Effect of temperature-cycling on the morphology of polymeric thermotropic glazings for overheating protection applications

  • Andreas WeberEmail author
  • Katharina Resch
Original Paper


In this paper, the morphology of thermotropic systems with fixed domains (TSFD) was evaluated applying high resolution Atomic Force Microscopy (AFM) also upon heating and cooling. Furthermore nano-mechanical characteristics of the samples were determined by means of Force/Distance spectrometry. TSFD formulated with additive types exhibiting a short chain length displayed roughly spherical scattering particles with dimensions between 0.6 μm and 4 μm. By means of Force Distance spectroscopy stiffness values of 0.6 N/m and 7.8 N/m were determined for the scattering domains and the matrix, respectively. Upon heating, melting and deliquescence of the additive along with migration was ascertained. After cooling to ambient temperature the formation and growth of terrace-like additive domains on the surface was recorded. Additive types with long-chain molecules developed anisotropic scattering domains resembling distorted disks without predominating orientation. Diameters up to 50 μm and a thickness between 200 nm and 600 nm were ascertained. Determination of stiffness yielded values of 0.9 N/m and 13.1 N/m of the scattering domains and the matrix, respectively. Upon heating, swelling and deliquescence of the additive were detected. After cooling to ambient temperature a partial recovery of swelling was observed. Force-Distance spectroscopy yielded a 5 to 10 nm thick additive layer which coated wide areas of the surface after the heating cycle for all samples investigated.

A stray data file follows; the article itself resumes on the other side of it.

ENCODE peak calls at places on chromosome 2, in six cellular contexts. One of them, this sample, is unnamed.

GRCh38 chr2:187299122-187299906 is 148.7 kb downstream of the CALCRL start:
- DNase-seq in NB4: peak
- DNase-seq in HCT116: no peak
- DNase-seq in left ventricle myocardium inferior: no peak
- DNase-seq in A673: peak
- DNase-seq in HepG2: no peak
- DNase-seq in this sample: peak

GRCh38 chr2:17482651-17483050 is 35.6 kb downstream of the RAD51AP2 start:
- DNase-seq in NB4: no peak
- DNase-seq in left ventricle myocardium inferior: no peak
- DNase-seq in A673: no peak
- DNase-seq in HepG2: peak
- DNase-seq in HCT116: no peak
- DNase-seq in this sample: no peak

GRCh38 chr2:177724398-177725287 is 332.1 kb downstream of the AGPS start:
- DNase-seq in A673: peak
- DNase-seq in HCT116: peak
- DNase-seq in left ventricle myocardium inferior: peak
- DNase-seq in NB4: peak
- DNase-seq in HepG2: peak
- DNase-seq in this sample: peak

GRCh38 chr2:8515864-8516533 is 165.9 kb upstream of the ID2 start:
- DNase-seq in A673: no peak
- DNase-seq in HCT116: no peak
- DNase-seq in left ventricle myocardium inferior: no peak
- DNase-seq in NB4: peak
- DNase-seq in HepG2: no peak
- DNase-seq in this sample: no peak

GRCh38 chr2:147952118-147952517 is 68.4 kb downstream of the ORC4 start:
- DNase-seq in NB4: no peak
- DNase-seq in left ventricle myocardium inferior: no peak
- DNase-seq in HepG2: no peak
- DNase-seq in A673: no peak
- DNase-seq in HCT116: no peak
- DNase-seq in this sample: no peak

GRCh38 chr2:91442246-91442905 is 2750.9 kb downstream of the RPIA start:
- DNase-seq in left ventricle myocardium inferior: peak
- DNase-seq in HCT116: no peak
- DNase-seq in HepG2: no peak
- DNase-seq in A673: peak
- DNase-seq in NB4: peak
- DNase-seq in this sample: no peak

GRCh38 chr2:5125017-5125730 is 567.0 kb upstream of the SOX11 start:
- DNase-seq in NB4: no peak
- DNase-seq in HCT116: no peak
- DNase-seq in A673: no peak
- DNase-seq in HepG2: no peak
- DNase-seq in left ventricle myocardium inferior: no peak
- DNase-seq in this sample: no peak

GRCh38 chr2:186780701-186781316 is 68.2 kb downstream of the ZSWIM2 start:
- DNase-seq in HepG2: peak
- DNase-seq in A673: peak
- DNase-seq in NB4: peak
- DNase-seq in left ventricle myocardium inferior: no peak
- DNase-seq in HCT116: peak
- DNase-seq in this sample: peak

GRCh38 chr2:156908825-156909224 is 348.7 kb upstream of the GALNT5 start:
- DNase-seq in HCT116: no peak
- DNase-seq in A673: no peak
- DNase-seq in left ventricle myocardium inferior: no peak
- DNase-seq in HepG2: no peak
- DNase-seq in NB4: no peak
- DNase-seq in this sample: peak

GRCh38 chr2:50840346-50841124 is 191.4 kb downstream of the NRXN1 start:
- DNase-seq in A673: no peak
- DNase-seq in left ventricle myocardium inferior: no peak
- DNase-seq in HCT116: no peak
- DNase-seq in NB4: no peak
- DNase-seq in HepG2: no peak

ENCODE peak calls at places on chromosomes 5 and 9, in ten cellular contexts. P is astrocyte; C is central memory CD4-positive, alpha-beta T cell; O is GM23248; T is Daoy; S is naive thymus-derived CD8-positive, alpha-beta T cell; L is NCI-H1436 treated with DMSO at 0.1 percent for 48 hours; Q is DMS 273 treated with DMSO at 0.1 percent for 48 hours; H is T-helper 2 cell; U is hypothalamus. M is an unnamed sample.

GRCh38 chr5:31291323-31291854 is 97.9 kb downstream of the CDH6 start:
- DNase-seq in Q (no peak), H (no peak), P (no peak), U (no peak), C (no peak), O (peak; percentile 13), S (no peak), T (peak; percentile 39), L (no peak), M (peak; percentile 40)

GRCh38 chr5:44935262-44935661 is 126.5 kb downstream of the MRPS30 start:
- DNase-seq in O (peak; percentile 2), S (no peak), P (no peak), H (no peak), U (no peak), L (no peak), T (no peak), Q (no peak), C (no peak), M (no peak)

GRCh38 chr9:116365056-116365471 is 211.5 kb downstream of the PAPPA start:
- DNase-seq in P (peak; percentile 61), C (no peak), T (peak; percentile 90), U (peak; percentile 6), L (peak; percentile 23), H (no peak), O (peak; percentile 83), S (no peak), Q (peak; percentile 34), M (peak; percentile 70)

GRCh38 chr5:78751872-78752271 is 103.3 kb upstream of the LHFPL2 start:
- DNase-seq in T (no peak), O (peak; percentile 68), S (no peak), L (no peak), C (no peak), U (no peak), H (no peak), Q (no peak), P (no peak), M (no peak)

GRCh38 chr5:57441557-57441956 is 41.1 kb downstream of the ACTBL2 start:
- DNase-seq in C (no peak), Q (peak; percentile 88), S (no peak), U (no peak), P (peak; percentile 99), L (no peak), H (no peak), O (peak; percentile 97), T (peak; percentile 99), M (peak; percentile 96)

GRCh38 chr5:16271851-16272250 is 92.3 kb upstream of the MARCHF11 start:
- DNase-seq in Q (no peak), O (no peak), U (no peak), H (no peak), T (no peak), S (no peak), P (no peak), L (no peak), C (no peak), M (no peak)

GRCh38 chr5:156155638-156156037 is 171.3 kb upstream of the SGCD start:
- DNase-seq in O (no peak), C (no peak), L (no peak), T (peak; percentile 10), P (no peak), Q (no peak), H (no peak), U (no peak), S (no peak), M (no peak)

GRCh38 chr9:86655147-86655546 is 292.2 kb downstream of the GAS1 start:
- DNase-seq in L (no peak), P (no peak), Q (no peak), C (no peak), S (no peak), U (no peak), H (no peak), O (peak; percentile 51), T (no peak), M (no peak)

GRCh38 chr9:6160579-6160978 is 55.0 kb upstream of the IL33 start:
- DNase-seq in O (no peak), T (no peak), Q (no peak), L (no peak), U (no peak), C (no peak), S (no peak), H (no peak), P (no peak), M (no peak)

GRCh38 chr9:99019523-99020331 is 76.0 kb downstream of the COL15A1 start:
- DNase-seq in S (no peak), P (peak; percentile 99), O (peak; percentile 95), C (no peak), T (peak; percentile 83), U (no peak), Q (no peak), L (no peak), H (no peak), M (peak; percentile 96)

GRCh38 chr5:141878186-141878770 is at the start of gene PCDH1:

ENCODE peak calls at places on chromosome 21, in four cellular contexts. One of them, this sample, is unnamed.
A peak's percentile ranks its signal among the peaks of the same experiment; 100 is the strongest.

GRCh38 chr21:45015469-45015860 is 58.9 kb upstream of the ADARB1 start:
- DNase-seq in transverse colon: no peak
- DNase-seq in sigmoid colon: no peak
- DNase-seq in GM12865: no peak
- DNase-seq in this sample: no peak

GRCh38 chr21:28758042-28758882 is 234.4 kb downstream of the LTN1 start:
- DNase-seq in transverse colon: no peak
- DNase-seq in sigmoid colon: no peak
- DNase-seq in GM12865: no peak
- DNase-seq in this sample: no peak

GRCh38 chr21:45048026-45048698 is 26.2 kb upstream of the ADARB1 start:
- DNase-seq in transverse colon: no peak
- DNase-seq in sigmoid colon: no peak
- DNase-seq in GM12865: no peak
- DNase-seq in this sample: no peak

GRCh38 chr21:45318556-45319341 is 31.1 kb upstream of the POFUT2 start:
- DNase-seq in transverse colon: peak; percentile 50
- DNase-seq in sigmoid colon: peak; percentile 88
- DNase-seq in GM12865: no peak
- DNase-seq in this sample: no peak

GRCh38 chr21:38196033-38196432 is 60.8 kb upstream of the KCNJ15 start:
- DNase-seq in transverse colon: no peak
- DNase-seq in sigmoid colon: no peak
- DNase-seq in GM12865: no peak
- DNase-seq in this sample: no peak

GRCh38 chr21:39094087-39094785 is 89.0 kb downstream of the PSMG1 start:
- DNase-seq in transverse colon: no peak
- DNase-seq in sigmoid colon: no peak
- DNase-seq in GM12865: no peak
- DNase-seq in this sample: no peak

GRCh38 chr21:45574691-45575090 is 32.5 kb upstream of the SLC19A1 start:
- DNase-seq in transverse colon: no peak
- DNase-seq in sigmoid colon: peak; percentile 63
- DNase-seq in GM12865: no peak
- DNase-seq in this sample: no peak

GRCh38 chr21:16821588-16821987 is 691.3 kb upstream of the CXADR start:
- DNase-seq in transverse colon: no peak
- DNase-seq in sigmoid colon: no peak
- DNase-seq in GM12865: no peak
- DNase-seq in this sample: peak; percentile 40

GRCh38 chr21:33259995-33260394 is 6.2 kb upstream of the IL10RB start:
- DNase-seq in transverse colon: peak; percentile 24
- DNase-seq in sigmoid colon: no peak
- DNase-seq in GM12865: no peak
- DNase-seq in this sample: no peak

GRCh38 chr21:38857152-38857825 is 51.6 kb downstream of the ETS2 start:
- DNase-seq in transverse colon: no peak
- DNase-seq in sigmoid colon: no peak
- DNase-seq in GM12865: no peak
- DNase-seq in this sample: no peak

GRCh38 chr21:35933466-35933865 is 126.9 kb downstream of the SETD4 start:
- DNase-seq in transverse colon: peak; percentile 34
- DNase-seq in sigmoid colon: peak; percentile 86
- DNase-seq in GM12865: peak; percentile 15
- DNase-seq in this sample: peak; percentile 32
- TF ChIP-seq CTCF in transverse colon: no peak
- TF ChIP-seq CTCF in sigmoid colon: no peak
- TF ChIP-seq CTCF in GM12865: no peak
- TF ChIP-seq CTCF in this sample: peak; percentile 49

Thermotropic systems with fixed domains Atomic force microscopy Scattering domain size Force distance curve Phase imaging 



The research work of this paper was performed at the Polymer Competence Center Leoben GmbH (PCCL, Austria) within the framework of the Kplus-program of the Austrian Ministry of Traffic, Innovation and Technology with contributions by the University of Leoben. The PCCL is funded by the Austrian Government and the State Governments of Styria and Upper Austria.

The investigated samples were obtained from a project of the non Kplus-program, which is funded by the State Government of Styria, Department Zukunftsfonds Steiermark. The authors wish to express their acknowledgements to Cytec Surface Specialties (Drogenbos, BEL), Sasol Germany GmbH (Hamburg, GER) and Chemson Polymer Additive AG (Arnoldstein, AUT), for providing the materials. Special thanks go to the Austrian Center for Electron Microscopy and Nanoanalysis (Graz, AUT) for sample preparation. The authors are grateful to Franz Schmied (Institute of Physics, University of Leoben, Austria) for technical support on the Atomic Force Microscope.


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Copyright information

© Springer Science+Business Media B.V. 2012

Authors and Affiliations

  1. 1.Polymer Competence Center Leoben GmbHLeobenAustria
  2. 2.Materials Science and Testing of Polymers, Department Polymer Engineering and ScienceUniversity of LeobenLeobenAustria

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